2013 Buick Verano Road Test And Review: Engine/Fuel Economy
Speaking of the engine, it’s a 180-horsepower, direct-injected, 2.4-liter inline four-cylinder powerplant, capable of generating 171 ft-lbs of torque. With it, the 2013 Buick Verano is capable of delivering satisfying acceleration off the line—if not exactly quick.
The Buick’s six-speed automatic transmission is geared to help this, while also enabling the front-driver to return 21 mpg in the city and 32 on the highway on regular unleaded fuel. Given the Verano’s 3400-pound curb weight, that’s respectable, if not exactly outstanding these days.
Underway, the engine is (you guessed it) quiet, developing thrash only at significantly elevated revs and under strong acceleration. The six-speed transmission shifts crisply, downshifts readily if asked to do so, and matches revs on downshifts when employed manually.
2013 Buick Verano Road Test And Review: Driving Impressions
Steering feel is good, with a decidedly “European” feel. In other words, it’s quite accurate, loads up nicely when cornering forces build, and inspires a great deal of assurance in the Verano’s capabilities. The brake pedal could be a bit firmer, but the Buick stops confidently. Long story short, the Verano feels substantial going down the road. In a very pleasant way, the Buick feels larger than it actually is.
Which is not to say it handles poorly. While you won’t get the same visceral response you’d get from say a Lexus IS, you do feel firmly in control of the car. Body roll is minimal, adhesion is strong and the car just feels, well, if you had to describe it in one word — competent — going down the road.
Remarkably it does so while also delivering a smooth and comfortable ride. Verano rides like it is much larger than it is, while handling like you’d expect a car of its size, which has been geared toward comfort, should. Further, the quietness of the interior evokes a sense of luxury, while all of the luxurious appointments contained within the car reinforce this sensibility handily.
In short, everything about the way the Verano goes says quality.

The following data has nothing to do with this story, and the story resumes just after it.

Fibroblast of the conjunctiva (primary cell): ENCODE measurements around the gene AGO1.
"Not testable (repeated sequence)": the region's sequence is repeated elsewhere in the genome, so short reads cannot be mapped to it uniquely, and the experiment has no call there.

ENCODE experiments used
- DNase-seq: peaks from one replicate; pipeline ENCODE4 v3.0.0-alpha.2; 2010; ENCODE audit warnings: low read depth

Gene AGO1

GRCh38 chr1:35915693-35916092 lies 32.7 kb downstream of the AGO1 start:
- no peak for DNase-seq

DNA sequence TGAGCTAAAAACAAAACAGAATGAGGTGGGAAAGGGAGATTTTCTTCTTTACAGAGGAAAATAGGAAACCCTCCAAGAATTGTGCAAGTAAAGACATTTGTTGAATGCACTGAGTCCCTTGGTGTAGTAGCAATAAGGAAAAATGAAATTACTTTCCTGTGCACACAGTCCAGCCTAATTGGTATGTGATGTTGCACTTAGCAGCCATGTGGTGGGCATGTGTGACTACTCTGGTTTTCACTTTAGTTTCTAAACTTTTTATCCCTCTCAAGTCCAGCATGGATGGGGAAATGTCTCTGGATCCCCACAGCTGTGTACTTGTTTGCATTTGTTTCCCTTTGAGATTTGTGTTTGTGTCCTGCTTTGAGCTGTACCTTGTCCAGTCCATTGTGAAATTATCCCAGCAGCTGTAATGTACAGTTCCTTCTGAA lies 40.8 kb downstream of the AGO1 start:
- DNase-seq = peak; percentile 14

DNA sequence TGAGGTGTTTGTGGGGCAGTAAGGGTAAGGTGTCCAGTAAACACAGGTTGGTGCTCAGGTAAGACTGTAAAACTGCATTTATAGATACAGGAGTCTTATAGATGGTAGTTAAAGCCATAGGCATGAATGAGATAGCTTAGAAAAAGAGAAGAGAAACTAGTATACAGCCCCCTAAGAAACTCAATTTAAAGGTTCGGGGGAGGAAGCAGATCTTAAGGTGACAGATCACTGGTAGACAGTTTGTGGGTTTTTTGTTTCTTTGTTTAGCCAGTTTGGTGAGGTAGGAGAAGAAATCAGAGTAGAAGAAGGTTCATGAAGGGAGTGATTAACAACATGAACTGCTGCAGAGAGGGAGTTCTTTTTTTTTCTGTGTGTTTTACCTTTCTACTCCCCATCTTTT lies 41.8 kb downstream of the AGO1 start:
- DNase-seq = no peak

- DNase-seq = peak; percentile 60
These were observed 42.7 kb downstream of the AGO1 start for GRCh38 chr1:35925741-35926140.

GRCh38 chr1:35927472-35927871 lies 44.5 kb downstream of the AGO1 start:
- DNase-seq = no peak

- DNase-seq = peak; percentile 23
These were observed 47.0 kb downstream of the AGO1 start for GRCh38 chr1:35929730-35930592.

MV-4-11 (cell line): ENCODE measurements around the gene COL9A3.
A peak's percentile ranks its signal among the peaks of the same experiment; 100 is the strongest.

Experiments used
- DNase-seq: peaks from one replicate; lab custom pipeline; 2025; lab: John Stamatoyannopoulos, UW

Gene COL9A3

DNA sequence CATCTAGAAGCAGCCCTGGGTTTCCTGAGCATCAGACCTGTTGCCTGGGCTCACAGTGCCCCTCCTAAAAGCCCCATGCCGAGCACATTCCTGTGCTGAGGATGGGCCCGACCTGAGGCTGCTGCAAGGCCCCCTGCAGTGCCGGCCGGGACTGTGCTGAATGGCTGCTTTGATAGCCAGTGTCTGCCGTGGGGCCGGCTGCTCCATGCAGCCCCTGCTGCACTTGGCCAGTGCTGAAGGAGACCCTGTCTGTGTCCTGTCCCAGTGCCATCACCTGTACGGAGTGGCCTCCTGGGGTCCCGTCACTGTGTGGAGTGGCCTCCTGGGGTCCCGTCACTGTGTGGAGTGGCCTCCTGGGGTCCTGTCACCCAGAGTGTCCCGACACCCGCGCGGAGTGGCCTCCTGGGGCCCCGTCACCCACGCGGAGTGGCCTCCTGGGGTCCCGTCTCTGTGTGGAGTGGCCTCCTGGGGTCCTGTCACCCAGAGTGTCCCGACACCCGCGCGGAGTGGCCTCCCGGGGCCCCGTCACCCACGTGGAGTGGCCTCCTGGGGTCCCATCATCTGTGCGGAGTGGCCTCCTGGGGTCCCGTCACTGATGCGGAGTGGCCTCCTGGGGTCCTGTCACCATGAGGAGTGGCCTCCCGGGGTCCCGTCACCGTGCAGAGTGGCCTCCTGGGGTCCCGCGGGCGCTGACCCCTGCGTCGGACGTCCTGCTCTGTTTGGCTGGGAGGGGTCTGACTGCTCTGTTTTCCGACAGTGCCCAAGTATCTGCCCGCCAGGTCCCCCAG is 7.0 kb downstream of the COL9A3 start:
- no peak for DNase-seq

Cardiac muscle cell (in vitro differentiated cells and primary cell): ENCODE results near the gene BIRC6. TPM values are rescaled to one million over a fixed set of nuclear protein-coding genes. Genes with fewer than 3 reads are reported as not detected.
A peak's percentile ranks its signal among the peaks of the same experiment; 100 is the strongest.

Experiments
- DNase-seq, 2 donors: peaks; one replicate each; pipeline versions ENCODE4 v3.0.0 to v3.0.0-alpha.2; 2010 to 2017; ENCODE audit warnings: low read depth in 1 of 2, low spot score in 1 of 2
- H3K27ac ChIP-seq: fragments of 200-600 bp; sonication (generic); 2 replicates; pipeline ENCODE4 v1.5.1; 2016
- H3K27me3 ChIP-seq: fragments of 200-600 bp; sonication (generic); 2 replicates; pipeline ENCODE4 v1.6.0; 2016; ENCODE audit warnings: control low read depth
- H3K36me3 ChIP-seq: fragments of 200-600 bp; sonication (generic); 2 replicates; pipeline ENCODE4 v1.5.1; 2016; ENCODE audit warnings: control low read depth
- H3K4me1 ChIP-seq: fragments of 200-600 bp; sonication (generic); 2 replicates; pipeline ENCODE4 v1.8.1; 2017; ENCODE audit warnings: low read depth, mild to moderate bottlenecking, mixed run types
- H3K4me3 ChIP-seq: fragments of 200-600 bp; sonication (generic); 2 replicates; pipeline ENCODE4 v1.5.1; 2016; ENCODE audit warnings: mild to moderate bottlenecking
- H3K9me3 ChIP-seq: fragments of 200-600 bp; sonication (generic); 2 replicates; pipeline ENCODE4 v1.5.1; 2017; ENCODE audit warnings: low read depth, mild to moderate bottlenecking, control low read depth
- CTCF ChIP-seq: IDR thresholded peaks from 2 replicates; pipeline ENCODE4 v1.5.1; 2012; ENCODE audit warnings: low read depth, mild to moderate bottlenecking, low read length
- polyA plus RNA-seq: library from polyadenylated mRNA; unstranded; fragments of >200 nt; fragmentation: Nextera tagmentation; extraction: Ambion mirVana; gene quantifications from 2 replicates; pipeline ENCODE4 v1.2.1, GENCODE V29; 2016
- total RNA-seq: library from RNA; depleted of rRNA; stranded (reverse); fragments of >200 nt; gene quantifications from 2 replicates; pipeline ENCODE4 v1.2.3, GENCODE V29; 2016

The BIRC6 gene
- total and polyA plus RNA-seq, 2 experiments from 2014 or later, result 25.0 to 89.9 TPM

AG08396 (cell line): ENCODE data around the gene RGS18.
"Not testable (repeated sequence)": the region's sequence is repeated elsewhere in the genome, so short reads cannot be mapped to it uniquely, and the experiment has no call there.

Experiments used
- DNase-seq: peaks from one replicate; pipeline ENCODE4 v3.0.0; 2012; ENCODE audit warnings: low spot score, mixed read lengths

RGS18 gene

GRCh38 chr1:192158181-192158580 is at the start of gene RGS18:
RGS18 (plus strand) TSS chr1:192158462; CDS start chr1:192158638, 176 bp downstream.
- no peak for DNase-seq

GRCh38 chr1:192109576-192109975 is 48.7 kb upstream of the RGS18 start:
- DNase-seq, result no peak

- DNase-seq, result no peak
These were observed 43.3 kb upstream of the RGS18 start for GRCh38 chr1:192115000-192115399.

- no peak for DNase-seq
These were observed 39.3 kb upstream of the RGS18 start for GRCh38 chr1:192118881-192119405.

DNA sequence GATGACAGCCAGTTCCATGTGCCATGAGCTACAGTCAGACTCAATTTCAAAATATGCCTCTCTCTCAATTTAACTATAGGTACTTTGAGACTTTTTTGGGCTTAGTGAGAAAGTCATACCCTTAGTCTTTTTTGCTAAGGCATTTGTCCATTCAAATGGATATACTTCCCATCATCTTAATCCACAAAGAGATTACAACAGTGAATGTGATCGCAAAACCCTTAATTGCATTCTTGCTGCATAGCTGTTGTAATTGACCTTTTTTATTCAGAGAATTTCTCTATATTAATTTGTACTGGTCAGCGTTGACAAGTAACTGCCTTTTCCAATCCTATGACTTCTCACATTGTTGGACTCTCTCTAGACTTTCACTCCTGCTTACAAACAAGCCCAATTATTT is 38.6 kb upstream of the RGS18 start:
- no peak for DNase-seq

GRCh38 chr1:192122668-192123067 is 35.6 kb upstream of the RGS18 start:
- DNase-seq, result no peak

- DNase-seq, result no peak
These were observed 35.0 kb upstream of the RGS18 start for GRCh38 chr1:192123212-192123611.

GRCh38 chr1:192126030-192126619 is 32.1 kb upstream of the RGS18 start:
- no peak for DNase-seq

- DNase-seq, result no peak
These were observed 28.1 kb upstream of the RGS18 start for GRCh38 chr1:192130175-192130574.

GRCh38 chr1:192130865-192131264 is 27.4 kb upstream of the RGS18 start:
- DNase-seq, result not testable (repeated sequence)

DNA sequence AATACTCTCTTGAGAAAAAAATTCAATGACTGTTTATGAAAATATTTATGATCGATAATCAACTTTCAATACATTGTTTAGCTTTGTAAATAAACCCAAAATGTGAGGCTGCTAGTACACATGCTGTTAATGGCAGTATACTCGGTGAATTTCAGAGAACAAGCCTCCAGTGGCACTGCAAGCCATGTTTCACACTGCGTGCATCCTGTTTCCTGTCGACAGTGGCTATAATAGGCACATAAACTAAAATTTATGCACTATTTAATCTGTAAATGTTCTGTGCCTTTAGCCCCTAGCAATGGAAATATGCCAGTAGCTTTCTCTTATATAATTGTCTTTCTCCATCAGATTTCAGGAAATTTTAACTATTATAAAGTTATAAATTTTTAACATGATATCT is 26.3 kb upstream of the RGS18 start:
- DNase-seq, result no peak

2013 Buick Verano Road Test And Review: Final Thoughts
In the 2013 Buick Verano, what we have is a thoroughly modern, quiet, comfortable, content-rich, youthful (surprisingly for a Buick), and well-built compact sedan. The crisply styled Verano is both good-looking and easily capable of satisfying the 95 percent of the car-buying public valuing those attributes over outright performance.
Of course, if you’re one of those who absolutely HAS to have it all, the Buick Verano Turbo offers everything the standard Verano models offer, and it delivers significantly better performance too. However, for most people, the standard Verano’s combination of upscale luxury features and city-friendly sizing will be a good match.
In other words, overall, we like the Verano a great deal.
Don’t get it twisted now, we still love to drive and we still adore the feel of an utterly responsive car. However, within that, we can recognize the need for a car like the Verano. The Buick pleasantly delivers the amenities of a large luxury car within the packaging of a compact sedan. Yes, its look would lead you expect something more performance orientated, but the fact of the matter is, that (choke, cough, cough, cough) simply isn’t on the mind of everybody looking to buy a reasonably priced car with a nice feature set.
And, those are the people to whom the 2013 Buick Verano is designed to appeal.
2013 Buick Verano Road Test And Review: Pros And Cons
• Quiet, comfortable and smooth
• Outstanding array of luxury features
• Nice interior
• Spacious interior (for Verano's overall size) and a highly commodious trunk
• Very reasonably priced considering what you get for the money
• Base engine could use a bit more giddyup
• Slow responding touchscreen